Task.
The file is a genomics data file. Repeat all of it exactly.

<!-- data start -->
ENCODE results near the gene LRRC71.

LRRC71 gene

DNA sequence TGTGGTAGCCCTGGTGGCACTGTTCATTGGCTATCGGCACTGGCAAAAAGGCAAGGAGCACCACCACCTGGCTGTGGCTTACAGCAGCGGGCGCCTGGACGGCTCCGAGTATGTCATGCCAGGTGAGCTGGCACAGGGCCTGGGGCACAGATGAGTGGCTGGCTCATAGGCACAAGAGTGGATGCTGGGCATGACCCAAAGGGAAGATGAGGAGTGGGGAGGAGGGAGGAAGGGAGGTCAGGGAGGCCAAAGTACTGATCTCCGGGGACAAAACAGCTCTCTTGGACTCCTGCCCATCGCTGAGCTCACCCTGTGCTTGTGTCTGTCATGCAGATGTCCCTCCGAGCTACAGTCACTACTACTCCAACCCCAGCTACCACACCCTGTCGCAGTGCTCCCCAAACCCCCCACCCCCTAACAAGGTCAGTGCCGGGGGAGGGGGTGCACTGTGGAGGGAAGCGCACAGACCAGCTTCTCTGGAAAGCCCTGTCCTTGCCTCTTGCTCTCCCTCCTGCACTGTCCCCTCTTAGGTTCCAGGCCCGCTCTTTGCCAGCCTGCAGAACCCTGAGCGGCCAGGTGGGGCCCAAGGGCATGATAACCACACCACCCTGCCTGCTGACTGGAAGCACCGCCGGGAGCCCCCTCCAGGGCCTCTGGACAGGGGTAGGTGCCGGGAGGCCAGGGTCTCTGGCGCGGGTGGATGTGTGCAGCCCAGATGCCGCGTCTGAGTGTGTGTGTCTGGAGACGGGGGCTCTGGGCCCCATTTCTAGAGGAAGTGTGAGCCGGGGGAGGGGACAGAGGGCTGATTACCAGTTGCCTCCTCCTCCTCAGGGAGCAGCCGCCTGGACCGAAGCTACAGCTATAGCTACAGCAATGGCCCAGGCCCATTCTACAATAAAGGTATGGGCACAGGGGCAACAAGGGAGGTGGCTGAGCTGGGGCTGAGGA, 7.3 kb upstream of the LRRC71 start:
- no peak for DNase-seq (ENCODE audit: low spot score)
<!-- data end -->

ENCODE results near the gene LRRC71.

LRRC71 gene

DNA sequence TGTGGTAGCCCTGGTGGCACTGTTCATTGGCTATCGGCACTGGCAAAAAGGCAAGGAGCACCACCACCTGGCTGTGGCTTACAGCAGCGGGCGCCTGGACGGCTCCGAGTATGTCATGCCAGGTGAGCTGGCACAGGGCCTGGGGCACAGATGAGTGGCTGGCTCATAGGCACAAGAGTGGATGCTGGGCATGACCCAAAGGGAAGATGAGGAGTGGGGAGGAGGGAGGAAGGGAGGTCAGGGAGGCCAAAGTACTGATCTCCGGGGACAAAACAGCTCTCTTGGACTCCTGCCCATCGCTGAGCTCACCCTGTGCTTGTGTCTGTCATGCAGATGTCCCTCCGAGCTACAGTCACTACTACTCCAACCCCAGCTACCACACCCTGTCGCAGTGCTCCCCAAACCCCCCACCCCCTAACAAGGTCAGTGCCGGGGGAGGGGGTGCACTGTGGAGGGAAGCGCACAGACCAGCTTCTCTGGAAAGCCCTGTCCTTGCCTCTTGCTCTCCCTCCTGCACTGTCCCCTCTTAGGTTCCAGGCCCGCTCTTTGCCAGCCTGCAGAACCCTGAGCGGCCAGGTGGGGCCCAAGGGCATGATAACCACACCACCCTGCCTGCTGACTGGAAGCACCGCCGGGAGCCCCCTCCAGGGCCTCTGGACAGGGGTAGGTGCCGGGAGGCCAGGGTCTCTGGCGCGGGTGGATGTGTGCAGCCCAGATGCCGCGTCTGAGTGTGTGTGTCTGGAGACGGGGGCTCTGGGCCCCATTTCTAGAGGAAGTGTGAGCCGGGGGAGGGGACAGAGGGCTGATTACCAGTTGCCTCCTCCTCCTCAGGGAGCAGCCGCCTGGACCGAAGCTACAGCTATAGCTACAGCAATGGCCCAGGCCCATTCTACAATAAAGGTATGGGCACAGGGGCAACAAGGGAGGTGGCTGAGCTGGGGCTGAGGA, 7.3 kb upstream of the LRRC71 start:
- no peak for DNase-seq (ENCODE audit: low spot score)